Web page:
In the 1930s Heath Robinson was known as "The Gadget King" and he is still most widely remembered for his wonderful humorous drawings. But humorous art was only his third choice of career, and one that he turned to almost by accident. On leaving the Royal Academy Schools in 1895 his ambition was to become a landscape painter. He soon realised that such painting would not pay the bills, so he followed his two older brothers into book illustration. He rapidly established himself as a talented and original practitioner in his chosen field, and in 1903 felt sufficiently secure to marry. However, the following year a publisher who had commissioned a large quantity of drawings was declared bankrupt. The young Heath Robinson, who had just become the father of a baby girl, had quickly to find a new source of income. He turned to the high class weekly magazines such as The Sketch and The Tatler who paid well for large, highly finished humorous drawings, and within a year was being acclaimed as a unique talent in the field of humorous art.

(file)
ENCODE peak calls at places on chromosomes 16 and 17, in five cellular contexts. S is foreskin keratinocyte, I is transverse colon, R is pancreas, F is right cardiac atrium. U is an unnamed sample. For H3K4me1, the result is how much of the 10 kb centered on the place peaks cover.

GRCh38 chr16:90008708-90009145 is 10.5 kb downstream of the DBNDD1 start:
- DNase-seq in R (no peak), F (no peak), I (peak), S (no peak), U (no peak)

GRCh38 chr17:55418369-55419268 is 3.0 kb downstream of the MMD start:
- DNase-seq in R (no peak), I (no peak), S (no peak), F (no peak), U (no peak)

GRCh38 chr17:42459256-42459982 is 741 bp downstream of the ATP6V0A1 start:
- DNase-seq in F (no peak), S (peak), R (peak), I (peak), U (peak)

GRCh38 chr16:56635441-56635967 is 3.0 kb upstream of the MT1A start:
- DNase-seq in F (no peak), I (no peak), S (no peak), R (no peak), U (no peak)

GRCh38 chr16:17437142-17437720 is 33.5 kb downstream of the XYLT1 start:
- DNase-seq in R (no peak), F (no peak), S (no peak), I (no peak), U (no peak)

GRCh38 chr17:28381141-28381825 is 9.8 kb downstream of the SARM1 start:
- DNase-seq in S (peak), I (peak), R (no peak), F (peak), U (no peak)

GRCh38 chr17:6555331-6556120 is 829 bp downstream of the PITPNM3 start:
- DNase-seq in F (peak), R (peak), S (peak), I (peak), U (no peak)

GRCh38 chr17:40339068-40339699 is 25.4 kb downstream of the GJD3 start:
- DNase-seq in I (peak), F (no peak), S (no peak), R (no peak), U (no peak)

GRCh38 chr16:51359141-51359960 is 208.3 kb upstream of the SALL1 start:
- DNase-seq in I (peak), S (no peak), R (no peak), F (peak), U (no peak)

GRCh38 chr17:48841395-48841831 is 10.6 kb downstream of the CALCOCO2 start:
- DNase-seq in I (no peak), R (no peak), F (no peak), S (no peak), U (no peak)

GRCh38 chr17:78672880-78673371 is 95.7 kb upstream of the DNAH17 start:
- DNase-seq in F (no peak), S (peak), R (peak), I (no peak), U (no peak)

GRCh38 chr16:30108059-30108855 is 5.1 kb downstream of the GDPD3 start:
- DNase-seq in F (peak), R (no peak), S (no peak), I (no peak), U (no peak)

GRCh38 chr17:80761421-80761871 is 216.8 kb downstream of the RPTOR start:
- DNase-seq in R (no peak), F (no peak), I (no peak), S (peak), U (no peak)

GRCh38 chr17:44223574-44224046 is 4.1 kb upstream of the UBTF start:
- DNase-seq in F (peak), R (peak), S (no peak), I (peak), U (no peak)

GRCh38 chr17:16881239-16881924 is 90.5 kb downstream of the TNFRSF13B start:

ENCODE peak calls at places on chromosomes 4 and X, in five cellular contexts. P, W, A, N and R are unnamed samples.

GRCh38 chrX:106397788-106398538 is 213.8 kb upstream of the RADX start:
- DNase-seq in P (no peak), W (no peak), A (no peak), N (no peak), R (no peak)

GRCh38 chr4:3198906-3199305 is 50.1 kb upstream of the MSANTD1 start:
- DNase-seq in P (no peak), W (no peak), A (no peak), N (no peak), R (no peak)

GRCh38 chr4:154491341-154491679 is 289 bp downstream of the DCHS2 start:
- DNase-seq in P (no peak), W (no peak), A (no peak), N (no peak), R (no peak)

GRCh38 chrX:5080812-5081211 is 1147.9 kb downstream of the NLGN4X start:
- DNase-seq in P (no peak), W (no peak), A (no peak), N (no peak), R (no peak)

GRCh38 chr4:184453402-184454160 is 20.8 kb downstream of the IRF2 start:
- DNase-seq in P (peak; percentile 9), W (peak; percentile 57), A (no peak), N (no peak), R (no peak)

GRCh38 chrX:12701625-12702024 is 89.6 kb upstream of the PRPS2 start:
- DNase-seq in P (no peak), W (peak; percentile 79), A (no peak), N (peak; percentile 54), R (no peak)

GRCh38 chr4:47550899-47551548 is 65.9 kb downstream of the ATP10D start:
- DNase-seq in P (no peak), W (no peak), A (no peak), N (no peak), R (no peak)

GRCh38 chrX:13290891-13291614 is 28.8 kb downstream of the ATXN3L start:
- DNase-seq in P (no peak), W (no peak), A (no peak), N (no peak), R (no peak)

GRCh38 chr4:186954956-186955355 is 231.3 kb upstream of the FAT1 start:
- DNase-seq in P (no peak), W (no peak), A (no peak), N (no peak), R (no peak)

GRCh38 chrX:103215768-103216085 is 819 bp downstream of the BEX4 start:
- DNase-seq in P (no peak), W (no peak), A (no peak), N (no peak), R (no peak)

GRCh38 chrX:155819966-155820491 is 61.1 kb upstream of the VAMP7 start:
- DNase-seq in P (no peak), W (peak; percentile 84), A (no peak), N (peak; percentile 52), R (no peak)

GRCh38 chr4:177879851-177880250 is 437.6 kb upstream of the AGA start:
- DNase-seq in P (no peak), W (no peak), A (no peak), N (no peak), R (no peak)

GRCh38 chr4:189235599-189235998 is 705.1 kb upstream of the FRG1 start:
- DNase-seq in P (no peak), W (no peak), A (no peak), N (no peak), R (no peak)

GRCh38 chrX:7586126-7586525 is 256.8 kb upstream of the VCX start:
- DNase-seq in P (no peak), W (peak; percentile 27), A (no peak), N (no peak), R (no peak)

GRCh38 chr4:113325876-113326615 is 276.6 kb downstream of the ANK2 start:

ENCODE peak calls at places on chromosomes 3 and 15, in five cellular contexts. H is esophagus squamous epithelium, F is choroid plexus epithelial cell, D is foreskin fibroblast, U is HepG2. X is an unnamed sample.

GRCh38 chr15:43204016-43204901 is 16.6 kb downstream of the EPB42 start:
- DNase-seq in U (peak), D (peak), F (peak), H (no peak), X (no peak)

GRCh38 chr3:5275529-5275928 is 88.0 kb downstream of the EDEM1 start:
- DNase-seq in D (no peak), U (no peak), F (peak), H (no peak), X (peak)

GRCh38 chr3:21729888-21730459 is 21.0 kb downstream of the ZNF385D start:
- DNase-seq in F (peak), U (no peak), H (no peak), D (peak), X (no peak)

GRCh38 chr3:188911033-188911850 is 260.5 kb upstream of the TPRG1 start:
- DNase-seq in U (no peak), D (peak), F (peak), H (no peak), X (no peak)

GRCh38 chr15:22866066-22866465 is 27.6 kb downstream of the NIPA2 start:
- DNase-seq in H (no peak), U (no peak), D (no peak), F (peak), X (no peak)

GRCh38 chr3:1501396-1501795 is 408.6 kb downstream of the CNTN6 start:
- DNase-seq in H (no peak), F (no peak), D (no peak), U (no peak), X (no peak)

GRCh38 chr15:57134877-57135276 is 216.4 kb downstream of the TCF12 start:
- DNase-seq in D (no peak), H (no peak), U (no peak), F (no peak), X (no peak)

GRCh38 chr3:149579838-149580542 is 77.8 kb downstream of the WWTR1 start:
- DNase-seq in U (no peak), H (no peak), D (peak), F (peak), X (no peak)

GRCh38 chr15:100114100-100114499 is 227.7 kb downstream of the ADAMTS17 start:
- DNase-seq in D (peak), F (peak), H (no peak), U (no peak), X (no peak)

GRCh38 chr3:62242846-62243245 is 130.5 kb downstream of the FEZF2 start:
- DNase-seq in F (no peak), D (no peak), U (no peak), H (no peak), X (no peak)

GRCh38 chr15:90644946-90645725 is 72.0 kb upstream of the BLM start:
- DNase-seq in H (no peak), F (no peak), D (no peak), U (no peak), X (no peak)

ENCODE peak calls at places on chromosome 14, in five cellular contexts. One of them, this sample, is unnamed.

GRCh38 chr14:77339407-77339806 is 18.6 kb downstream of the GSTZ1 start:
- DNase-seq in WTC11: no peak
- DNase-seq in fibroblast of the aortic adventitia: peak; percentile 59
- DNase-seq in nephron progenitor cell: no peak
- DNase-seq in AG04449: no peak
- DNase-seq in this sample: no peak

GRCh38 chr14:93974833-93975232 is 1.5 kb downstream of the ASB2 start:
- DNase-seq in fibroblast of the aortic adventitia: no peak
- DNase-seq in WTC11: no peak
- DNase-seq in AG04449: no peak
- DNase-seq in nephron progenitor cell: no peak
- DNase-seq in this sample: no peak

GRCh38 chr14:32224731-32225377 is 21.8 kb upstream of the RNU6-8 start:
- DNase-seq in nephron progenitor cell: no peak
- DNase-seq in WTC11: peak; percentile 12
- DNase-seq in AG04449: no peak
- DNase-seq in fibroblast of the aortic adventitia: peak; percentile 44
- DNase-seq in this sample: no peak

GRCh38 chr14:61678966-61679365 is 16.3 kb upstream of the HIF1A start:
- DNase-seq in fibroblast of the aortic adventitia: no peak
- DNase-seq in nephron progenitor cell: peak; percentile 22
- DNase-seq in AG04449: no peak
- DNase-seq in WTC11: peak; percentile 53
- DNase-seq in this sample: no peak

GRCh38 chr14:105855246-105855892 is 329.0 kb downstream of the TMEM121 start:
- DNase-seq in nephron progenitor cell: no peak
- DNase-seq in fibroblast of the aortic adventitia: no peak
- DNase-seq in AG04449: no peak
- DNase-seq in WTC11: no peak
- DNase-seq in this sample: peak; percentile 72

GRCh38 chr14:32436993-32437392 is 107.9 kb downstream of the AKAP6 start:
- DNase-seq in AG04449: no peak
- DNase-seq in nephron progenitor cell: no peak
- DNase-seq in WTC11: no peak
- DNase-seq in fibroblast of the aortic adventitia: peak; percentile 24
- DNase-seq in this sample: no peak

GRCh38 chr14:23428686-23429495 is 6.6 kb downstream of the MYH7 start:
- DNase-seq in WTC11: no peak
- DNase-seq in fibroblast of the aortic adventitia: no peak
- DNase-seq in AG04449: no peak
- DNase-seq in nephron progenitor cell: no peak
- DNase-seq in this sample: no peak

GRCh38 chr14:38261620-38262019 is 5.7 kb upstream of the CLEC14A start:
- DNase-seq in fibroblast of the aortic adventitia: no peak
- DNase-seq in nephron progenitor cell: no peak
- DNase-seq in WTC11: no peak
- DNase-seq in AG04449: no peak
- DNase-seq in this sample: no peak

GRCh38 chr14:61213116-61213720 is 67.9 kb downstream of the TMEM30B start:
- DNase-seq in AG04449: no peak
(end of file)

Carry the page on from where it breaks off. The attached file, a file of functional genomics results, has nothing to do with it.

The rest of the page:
For a number of years, he combined his careers as illustrator and humorist with equal and growing success, but by the end of World War One the market for lavishly illustrated gift books, which had flourished during the first decade of the century, had all but disappeared. The resulting gap was readily filled since his talents as a humorist were in ever increasing demand, especially for advertising. For the remainder of his career his main employment was in providing his unique brand of humour to magazines and advertising, supplemented by occasional commissions for fantasy illustrations.
For his own pleasure, he continued to paint in watercolours, experimenting with effects of light and colour. His importance, as an innovator in the fields of illustration and advertising, and perhaps more importantly as the heir of Rowlandson and Cruikshank in the British humorous tradition, has yet to be fully appreciated, and his work is poorly represented in public collections.